January 12, 2014 at 12:12AM, Edited September 4, 8:45AM
I agree wholeheartedly with this. Tarkovsky often 'edits' with the movement of the camera, not by cutting film. He gives you a feeling of location and meaning that juxtaposed edits struggle to achieve.
January 13, 2014 at 12:13AM, Edited September 4, 8:45AM
Tarkovsky was showing his films in Reykjavik in early eighties and in a Q&A after a screening one in the audiences said that he suffered when he watched his films and Tarkovsky replayed " I suffer when i make my films, why should you not suffer when you see my films". Stalker is my favorite Tarkovsky film.
January 12, 2014 at 12:50AM, Edited September 4, 8:45AM
Agree, Stalker is my fave as well.
January 21, 2014 at 7:16AM, Edited September 4, 8:45AM
I like some (haven't seen them all yet) but he's just too religious for me... I prefer Tarr, Bergman, Fellini, others...
January 12, 2014 at 2:19AM, Edited September 4, 8:45AM
>he’s just too religious for me
Tips fedora. Good to see a person euphoric of his own enlightened intelligence.
January 13, 2014 at 7:12AM, Edited September 4, 8:45AM
Andrei is the most powerfull director in the world his poetry and kidness give to his films the means of what art want, im so glad to meet his legacy years ago.
January 12, 2014 at 7:13AM, Edited September 4, 8:45AM
And The Mirror is my favourite film.
January 12, 2014 at 7:15AM, Edited September 4, 8:45AM
What about the post-Tarkovskji era? I'm glad to see his spiritual vision and poetry through SOME Sokurov's movies.
January 12, 2014 at 12:08PM, Edited September 4, 8:45AM
Andrei was a talented but also a very ambitious artist, his achievements on film are beyond of what we see on screen, the actual nature of any form of art is to do that, cinema is only the medium in which it is expressed.
I also look at cinema as a philosophy, as a way of creating a concept of life captured in time, no matter if its film or data, its an interpretation of feelings turned into moving images, somehow andrei turned it into his own meditation, and its so clear that he reached illumination in his early yeas of beign a filmmaker.
January 12, 2014 at 12:56PM, Edited September 4, 8:45AM
I've mentioned this before but his major Soviet films are available on YouTube quite legally via its copyright holder Mosfilm. Here's Andrey Rublev (turn the CC on for English subtitles).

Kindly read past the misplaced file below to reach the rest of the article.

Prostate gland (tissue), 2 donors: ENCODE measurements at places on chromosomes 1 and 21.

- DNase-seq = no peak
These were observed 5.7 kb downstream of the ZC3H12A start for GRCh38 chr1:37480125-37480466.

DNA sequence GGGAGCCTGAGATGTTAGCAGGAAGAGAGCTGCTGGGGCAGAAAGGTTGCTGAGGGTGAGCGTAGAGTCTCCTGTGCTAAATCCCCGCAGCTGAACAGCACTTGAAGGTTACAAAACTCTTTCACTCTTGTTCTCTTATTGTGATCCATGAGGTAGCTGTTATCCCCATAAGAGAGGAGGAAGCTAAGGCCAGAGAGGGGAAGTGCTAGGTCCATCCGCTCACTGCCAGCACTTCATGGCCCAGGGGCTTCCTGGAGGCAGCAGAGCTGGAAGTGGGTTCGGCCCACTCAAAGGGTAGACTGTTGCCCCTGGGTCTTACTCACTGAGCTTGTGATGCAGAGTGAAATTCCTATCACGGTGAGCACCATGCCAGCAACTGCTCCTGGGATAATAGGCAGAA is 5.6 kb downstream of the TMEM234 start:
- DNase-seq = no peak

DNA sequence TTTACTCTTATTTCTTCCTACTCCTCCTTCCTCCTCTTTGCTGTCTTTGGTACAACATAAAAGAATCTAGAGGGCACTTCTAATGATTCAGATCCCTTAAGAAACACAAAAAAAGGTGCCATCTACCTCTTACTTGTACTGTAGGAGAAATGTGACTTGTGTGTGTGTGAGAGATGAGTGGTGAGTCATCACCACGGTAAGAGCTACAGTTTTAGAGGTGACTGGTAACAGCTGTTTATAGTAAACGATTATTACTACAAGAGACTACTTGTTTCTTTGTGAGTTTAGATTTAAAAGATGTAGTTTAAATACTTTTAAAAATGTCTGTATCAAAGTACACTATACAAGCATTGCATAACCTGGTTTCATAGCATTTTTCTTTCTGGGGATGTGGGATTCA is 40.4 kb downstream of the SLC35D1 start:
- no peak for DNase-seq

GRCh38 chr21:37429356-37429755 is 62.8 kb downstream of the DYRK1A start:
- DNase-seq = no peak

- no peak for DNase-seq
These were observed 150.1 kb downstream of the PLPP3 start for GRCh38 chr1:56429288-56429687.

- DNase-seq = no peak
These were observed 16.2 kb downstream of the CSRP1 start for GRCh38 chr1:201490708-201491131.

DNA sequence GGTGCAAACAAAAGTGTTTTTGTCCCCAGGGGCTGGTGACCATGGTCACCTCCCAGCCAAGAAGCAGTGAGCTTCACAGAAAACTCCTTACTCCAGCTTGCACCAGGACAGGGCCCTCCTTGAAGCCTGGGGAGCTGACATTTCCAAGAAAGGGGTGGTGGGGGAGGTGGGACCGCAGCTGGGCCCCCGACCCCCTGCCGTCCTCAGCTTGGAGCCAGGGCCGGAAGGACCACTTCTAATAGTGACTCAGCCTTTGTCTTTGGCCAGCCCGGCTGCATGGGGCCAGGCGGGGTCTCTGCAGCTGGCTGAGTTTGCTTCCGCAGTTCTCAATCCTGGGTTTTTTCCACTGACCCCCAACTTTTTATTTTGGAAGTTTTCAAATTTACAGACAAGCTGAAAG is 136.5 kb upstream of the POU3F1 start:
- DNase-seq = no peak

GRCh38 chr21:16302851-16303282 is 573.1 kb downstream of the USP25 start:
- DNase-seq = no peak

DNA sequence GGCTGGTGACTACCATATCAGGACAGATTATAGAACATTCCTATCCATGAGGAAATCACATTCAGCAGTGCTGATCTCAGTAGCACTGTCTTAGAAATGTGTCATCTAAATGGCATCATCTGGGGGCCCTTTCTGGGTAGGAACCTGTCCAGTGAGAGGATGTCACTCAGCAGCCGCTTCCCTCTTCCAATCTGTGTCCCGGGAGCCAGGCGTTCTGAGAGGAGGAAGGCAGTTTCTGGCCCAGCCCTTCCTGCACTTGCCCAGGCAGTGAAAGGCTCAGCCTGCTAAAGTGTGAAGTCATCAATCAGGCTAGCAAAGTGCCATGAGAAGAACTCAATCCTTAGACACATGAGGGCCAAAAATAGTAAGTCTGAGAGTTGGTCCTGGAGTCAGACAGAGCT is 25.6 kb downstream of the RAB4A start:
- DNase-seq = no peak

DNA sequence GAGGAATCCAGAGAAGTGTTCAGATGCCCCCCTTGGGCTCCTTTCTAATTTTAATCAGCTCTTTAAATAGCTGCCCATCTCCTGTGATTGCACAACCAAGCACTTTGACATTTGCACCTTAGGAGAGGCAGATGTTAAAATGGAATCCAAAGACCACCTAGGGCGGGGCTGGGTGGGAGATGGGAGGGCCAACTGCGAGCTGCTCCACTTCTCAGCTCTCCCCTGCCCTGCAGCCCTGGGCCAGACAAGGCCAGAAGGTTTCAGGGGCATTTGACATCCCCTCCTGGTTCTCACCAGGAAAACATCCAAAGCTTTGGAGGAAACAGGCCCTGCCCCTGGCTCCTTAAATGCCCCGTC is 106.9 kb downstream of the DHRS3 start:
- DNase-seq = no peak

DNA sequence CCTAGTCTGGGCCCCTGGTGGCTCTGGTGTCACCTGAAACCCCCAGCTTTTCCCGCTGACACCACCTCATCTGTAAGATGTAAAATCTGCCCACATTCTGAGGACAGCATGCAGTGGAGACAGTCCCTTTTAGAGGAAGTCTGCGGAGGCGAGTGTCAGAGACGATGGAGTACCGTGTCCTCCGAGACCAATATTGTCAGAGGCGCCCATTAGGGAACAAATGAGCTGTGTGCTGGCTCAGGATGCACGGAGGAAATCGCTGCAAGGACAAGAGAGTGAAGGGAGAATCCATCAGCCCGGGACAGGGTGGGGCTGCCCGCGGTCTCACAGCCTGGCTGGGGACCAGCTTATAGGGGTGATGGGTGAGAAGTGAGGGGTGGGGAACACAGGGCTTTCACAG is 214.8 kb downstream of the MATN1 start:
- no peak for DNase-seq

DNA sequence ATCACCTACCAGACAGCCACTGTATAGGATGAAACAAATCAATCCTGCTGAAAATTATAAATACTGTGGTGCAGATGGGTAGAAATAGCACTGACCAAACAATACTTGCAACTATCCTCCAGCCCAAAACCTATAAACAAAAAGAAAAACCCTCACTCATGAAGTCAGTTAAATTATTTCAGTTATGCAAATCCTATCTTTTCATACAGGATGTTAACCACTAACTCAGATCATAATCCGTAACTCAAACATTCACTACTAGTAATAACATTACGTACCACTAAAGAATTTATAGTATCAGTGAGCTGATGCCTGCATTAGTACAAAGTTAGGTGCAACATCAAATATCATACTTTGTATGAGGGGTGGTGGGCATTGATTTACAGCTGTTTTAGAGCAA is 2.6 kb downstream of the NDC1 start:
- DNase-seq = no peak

January 12, 2014 at 6:32PM, Edited September 4, 8:45AM
Stalker will change you. Watched it fifty times. Blows my mind. So we'll done.
January 12, 2014 at 7:56PM, Edited September 4, 8:45AM
Tarkovsky is such an inspiring filmmaker. His book, Sculpting in Time, continues to be an critical text for film that aspires to art. There are aspects to our film, North Passage, that I probably wouldn't have had the courage to explore and present if it wasn't for his films and influence. For that, I am very grateful.
January 14, 2014 at 5:39PM, Edited September 4, 8:45AM
Anyone who mixes up "solitude" and "loneliness" (if this is the interview I'm thinking of, the translation uses "solitude", but Tarkovsky himself does not use "уединение", he uses "одиночество", which actually translates to "loneliness", not "solitude") casts serious doubts on their thinking capabilities.
Also, what possessed him to believe that he could rewrite Lem's "Solaris" for the better? Argh. That could've been an amazing film had it not been filled with some of the weirdest character rewrites...
I have to admit, though, when he does get it right, the result is mindblowing. The last few minutes of Andrei Rublev are among the greatest things I've ever witnessed in my life.
January 16, 2014 at 12:33PM, Edited September 4, 8:45AM
Tarkovsky is the only one who got to me completely.
January 16, 2014 at 12:43PM, Edited September 4, 8:45AM